polymer shell propellant Particle size Retention (% per percentage of
(wt %) (wt %) (μm) (%) retained microspheres
45/25/30 (Ex.22) 20 12 28 20
52/28/20 (Ex.18) 21 12 21 10
45/25/30 (Ex.3) 22 40 39 71
60/20/20 (Ex.4) 21 36 50 54
Ref 1 VDC/AN/MMA 14 14 78 16
Ref 2 VDC/AN/MMA 17 20 70 23
AN = acrylonitrile, MAN = methacrylonitrile, MA = methyl acrylate, VDC = vinylidene chloride, MMA = methyl methacrylate

TABLE 5
Basis weight of about 80 g/m2
AN/MAN/MA Amount of Increased bulk
polymer shell propellant Particle Retention (% per percentage of
(wt %) (wt %) size (μm) (%) retained microspheres)
45/25/30 (Ex.3) 22 40 47 59
60/20/20 (Ex.4) 21 36 44 72
Ref 1 VDC/AN/MMA 14 14 77 9
Ref 2 VDC/AN/MMA 17 20 57 21
AN = acrylonitrile, MAN = methacrylonitrile, MA = methyl acrylate; VDC = vinylidene chloride, MMA = methyl methacrylate

The results show that the overall trend is that the increases of the bulk of the paper from the chlorine-free microspheres of the invention are comparable with the increases of the bulk from the chlorine containing microspheres. It also appears that a large particle diameter gives a very high increase of the bulk.

EXAMPLE 2

Microspheres from Examples 11 and 23 were tested in PVC plastisol by mixing 4% by weight of dry microspheres using a dissolver disc with a pre-mixed plastisol formulation consisting of 100 parts of PVC (Pevikon P 682 from Hydro), 57 parts of diisononyl phthalate, 3 parts of epoxidized soybean oil (Edenol D81 from Cognis), 1 part of barium-zinc stabilizer (Mark BZ 505 from Crompton), and 3 parts of butylbenzyl phthalate. Draw downs were made with a film applicator with a 250 μm gap. One of the draw downs was gelated at 100° C. for 45 sec and the thickness of this unexpanded draw down was 160 μm, measured with a coating thickness gauge, Elcometer 355 Standard. The other draw downs were expanded for 60 sec at 140-200° C. and the thicknesses were measured in the same way and the expansion factors were calculated by dividing with the thickness of the unexpanded layer. A Mathis labdryer hot air oven was used for both gelation and expansion. A Commercially available microsphere grade having a polymer shell of 58% acrylonitrile and 42% methyl methacrylate and having isobutane as propellant, was tested in the same way as. The expansion factors are presented in Table 6.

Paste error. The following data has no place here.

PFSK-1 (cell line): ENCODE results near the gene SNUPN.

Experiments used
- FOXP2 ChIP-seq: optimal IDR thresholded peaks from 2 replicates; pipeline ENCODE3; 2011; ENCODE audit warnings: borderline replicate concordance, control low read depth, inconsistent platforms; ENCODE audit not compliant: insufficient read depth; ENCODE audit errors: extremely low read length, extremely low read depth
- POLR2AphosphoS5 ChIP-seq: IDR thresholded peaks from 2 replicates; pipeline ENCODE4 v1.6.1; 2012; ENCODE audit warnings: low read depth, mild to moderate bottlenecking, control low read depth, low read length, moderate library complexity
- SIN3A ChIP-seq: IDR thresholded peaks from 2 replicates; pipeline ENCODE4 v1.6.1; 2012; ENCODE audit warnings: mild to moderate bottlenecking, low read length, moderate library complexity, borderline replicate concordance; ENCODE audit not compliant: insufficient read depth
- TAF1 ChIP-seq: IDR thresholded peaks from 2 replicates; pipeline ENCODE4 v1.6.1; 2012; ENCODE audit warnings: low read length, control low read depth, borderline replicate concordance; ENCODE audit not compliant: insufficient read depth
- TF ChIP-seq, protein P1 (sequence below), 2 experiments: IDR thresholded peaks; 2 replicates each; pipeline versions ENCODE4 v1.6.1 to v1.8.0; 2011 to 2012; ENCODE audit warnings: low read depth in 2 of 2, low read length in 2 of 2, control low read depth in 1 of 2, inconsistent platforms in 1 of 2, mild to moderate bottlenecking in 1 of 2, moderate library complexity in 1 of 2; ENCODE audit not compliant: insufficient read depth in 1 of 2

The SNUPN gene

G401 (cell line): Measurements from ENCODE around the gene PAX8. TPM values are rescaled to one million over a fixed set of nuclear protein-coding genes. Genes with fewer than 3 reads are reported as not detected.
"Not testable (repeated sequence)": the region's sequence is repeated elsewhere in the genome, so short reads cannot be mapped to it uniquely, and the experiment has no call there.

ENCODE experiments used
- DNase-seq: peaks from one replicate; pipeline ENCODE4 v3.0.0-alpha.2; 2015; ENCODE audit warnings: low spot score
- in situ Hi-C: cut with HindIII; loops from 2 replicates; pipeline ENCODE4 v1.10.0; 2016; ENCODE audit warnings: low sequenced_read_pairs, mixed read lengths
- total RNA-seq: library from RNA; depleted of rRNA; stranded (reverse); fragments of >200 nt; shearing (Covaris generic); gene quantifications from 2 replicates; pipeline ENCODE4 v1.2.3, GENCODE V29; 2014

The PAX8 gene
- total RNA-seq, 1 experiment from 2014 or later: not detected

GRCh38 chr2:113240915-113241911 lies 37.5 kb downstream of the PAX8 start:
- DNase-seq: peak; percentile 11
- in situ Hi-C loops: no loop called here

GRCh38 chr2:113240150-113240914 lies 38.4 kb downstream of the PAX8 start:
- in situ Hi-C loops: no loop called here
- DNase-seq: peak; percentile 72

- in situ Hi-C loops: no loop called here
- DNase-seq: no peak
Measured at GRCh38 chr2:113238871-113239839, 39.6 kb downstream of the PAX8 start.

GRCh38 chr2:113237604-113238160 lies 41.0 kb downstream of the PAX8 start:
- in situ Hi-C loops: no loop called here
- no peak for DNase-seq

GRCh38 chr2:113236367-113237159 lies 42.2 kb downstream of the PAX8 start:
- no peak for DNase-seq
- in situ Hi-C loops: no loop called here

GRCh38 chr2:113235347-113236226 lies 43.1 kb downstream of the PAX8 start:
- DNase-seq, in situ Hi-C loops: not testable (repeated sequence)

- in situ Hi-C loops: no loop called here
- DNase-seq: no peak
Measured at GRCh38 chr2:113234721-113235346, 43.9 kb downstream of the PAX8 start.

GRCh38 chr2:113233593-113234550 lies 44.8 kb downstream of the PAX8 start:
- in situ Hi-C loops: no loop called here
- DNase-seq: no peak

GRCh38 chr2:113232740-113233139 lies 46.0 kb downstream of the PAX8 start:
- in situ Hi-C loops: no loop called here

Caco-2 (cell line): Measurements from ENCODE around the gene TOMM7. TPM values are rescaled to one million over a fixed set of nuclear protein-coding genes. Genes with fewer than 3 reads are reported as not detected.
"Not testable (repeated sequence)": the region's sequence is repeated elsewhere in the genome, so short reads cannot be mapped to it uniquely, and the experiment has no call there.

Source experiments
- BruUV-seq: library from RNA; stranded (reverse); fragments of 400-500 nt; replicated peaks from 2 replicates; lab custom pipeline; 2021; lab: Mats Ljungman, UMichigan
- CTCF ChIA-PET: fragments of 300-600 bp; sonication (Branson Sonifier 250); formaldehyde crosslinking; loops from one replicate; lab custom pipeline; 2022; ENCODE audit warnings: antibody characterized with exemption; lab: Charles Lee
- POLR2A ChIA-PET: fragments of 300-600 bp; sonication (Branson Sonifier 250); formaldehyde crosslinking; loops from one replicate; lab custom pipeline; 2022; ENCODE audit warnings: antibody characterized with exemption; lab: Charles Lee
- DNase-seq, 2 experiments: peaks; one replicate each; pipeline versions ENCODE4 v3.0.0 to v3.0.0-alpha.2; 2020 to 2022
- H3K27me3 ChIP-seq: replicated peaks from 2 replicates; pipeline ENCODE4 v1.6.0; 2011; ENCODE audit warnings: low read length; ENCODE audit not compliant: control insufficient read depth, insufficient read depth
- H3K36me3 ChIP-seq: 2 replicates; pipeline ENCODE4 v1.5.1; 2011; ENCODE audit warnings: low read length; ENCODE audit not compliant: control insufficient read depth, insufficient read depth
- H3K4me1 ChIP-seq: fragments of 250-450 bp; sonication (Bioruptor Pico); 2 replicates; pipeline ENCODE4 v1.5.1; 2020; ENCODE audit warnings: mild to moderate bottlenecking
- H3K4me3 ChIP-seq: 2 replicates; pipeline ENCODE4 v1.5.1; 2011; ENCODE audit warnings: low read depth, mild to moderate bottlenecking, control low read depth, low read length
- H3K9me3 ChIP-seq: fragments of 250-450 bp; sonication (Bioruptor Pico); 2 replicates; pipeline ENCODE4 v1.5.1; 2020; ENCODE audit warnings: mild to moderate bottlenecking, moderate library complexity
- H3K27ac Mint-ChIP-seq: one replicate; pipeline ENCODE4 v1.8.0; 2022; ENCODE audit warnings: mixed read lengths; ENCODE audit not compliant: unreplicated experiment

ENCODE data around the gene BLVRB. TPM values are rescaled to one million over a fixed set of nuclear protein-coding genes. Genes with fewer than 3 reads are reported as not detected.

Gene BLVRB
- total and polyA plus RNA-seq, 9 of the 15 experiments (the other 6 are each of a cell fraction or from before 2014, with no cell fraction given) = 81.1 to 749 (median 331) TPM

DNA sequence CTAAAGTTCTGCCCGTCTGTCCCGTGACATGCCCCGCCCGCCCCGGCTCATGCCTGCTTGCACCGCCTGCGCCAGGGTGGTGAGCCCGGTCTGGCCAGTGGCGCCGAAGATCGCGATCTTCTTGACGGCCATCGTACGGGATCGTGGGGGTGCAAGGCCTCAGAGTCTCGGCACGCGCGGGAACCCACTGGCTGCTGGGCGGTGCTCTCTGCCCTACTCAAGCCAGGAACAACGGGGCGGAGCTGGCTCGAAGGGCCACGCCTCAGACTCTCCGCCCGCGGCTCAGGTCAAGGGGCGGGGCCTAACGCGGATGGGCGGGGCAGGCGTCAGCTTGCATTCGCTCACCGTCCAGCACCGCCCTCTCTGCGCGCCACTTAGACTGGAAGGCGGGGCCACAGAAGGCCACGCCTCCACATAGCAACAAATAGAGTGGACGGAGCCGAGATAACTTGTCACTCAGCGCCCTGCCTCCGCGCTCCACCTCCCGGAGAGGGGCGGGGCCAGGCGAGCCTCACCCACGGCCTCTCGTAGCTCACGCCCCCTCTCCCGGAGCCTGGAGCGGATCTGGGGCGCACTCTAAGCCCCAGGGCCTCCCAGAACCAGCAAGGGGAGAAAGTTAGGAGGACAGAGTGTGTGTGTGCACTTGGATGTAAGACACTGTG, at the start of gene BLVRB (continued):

TABLE 6
Expansion factors for microspheres in PVC plastisol
Temperature (° C.) Example 11 Example 23 Reference
140 2.3 3.7 1.8
150 3.4 4.8 2.3
160 4.1 5.3 2.6
170 4.3 5.6 2.5
180 4.3 5.9 2.4
190 4.6 5.9 2.3
200 4.7 5.6 2.1

The results show that the expansion factors of the plastisol from the microsphere of the invention are higher compared to the expansion factors from the reference microspheres.

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US8388809 *Feb 9, 2007Mar 5, 2013Akzo Nobel N.V.Microspheres
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Classifications
U.S. Classification521/56, 521/150, 521/143, 521/50, 523/160, 162/168.2, 521/144, 523/161
International ClassificationC08F210/00, C08J9/00, C08F110/00, C08J9/16
Cooperative ClassificationD21H17/33, D21H21/54, C08J2203/14, C08J9/20, C08J2333/20, B01J13/14
European ClassificationB01J13/14, D21H21/54, D21H17/33, C08J9/20
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Owner name: AKZO NOBEL N.V., NETHERLANDS